Both, C., Bouwhuis, S., Lessells, C.M. & Visser, M.E. 2006. Climate change and population declines in a long-distance migratory bird. Nature 441:81-83.
Crick, H.Q.P., Dudley, C., Glue, D.E. & Thomson, D.L. 1997 UK birds are laying eggs earlier. Nature 388: 526.
Crick, H. & Sparks, T. 1999 Climate change related to egg-laying trends. Nature 399: 423 - 424.
Davey, C.M., Chamberlain D.E., Newson S.E., Noble, D.G., Johnston, A. 2011. Rise of the generalists: evidence for climate driven homogenization in avian communities. Global Ecology and Biogeography, online early, DOI: 10.1111/j.1466-8238.2011.00693.x
Devictor, V., van Swaay, C., Brereton, T. et al. 2012. Differences in the climate debts of birds and butterflies at a continental scale. Nature Climate Change 2: 121-124
Douglas, D.J.T., Newson, S.E., Leech, D.I., Noble, D.G. & Robinson, R.A. 2010. How important are climate-induced changes in host availability for population processes in an obligate brood parasite, the European cuckoo? Oikos 119: 1834-1840.
Eglington, S.M., Pearce-Higgins, J.W. 2012. Disentangling the Relative Importance of Changes in Climate and Land-Use Intensity in Driving Recent Bird Population Trends. PLoS ONE 7: e30407.
Moss, R., Oswald, J. & Baines, D. 2008. Climate change and breeding success: decline of the capercaillie in Scotland. Journal of Animal Ecology 70: 47-61.
Pearce-Higgins, J.W. 2010. Using diet to assess the sensitivity of northern and upland birds to climate change. Climate Research 49: 119-130.
Pearce-Higgins, J.W., Dennis, P., Whittingham, M.J. & Yalden, D.W. 2010. Impacts of climate on prey abundance account for fluctuations in a population of a northern wader at the southern edge of its range. Global Change Biology 16: 12-23.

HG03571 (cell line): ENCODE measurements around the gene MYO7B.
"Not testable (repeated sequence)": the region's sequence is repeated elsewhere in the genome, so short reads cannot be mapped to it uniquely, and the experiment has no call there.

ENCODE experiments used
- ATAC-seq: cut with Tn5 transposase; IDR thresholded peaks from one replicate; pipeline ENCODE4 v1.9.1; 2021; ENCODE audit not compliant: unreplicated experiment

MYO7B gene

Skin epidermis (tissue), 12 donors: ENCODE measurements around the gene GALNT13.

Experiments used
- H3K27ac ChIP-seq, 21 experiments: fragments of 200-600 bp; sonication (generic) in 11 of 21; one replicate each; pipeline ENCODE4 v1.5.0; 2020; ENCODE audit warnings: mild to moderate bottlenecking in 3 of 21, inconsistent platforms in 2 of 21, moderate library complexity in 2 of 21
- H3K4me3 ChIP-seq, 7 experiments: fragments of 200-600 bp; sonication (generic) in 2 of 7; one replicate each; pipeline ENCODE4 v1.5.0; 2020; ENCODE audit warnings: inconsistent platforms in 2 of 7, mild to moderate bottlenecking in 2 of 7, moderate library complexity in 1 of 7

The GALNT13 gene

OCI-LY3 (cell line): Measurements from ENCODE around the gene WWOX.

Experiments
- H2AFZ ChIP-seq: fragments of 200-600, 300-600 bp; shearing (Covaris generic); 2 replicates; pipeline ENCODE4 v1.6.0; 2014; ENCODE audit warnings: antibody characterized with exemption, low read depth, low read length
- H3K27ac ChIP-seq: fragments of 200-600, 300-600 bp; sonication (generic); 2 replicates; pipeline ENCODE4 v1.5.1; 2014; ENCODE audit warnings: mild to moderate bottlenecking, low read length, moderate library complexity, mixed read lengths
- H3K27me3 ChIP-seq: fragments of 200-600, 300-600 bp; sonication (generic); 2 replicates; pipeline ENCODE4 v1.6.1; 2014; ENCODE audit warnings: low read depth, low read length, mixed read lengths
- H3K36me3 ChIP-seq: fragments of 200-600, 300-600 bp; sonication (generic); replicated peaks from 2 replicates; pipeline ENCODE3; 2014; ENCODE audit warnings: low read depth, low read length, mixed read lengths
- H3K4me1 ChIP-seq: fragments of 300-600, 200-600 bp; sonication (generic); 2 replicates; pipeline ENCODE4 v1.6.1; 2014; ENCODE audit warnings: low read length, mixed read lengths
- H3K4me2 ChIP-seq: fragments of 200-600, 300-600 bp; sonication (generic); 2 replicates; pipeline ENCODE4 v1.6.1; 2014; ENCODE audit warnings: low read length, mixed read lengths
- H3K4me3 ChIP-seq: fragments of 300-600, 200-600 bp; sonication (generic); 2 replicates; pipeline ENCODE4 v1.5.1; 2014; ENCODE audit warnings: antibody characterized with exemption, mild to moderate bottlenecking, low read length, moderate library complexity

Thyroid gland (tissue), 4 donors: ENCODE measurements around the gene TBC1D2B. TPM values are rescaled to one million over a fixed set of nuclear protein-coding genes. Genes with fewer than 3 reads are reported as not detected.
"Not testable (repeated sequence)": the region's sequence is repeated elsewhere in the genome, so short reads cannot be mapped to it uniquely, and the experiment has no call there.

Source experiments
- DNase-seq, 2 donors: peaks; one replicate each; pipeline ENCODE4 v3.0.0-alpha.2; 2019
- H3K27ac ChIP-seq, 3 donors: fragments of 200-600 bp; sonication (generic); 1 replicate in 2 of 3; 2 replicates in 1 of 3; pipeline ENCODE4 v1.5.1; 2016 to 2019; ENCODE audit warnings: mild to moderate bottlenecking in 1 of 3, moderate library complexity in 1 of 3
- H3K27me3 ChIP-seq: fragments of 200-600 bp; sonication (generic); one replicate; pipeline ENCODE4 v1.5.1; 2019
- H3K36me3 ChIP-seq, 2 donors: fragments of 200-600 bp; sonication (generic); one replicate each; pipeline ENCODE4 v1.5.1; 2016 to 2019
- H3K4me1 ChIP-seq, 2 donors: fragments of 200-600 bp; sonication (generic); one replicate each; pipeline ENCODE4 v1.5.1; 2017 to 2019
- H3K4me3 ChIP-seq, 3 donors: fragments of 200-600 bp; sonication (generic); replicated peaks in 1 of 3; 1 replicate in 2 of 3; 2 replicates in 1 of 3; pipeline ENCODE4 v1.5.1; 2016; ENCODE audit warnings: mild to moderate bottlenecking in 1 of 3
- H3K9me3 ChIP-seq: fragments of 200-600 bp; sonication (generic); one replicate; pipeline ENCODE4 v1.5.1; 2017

Robinson, R.A., Baillie, S.R. & Crick, H.Q.P. 2007. Weather-dependent survival: implications of climate change for passerine population processes. Ibis 149: 357-364.
Thackeray, S.J., Sparks, T.H., Frederiksen, M., Burthe, S., Bacon, P.J., Bell, J.R., Botham, M.S., Brereton, T.M., Bright, P.W., Carvalho, L., Clutton-Brock, T., Dawson, A., Edwards, M., Elliott, J.M., Harrington, R., Johns, D., Jones, I.D., Jones, J.T., Leech, D.I., Roy, D.B., Scott, W.A., Smith, M., Smithers, R.J., Winfield, I.J. & Wanless, S. 2010. Trophic level asynchrony in rates of phenological change for marine, freshwater and terrestrial environments. Global Change Biology, DOI: 10.1111/j.1365-2486.2010.02165.x
Visser, M.E., Holleman, L.J.M. & Gienapp, P. 2006. Shifts in caterpillar biomass phenology due to climate change and its impact on the breeding biology of an insectivorous bird. Oecologia 147: 164-172.
Climate change in a warming world
BTO science contributes to our understanding of future scenarios, and informing policies and conservation management strategies to help species adapt.
BirdTrack — a Swiss army knife in BTO’s toolkit?
BTO’s Ecological Statistician Philipp Boersch-Supan explains the insights BirdTrack records can provide.